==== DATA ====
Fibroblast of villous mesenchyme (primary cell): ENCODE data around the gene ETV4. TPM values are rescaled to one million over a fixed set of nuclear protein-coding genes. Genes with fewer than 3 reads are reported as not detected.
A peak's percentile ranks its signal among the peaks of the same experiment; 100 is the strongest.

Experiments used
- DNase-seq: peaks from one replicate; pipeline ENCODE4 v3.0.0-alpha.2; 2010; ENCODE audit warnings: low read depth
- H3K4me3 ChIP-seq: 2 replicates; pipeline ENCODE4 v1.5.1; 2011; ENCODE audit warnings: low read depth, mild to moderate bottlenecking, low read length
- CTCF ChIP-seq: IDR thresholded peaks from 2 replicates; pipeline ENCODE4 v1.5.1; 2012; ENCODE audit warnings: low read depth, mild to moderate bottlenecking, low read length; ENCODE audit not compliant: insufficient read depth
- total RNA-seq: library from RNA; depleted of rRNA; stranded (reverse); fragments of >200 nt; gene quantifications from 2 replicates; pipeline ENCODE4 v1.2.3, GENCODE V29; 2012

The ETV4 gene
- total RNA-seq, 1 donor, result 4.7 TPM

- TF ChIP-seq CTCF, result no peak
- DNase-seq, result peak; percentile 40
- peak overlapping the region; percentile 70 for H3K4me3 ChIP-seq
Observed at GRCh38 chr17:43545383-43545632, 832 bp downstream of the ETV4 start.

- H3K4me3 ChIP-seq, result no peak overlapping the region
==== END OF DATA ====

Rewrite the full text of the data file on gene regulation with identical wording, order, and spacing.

Fibroblast of villous mesenchyme (primary cell): ENCODE data around the gene ETV4. TPM values are rescaled to one million over a fixed set of nuclear protein-coding genes. Genes with fewer than 3 reads are reported as not detected.
A peak's percentile ranks its signal among the peaks of the same experiment; 100 is the strongest.

Experiments used
- DNase-seq: peaks from one replicate; pipeline ENCODE4 v3.0.0-alpha.2; 2010; ENCODE audit warnings: low read depth
- H3K4me3 ChIP-seq: 2 replicates; pipeline ENCODE4 v1.5.1; 2011; ENCODE audit warnings: low read depth, mild to moderate bottlenecking, low read length
- CTCF ChIP-seq: IDR thresholded peaks from 2 replicates; pipeline ENCODE4 v1.5.1; 2012; ENCODE audit warnings: low read depth, mild to moderate bottlenecking, low read length; ENCODE audit not compliant: insufficient read depth
- total RNA-seq: library from RNA; depleted of rRNA; stranded (reverse); fragments of >200 nt; gene quantifications from 2 replicates; pipeline ENCODE4 v1.2.3, GENCODE V29; 2012

The ETV4 gene
- total RNA-seq, 1 donor, result 4.7 TPM

- TF ChIP-seq CTCF, result no peak
- DNase-seq, result peak; percentile 40
- peak overlapping the region; percentile 70 for H3K4me3 ChIP-seq
Observed at GRCh38 chr17:43545383-43545632, 832 bp downstream of the ETV4 start.

- H3K4me3 ChIP-seq, result no peak overlapping the region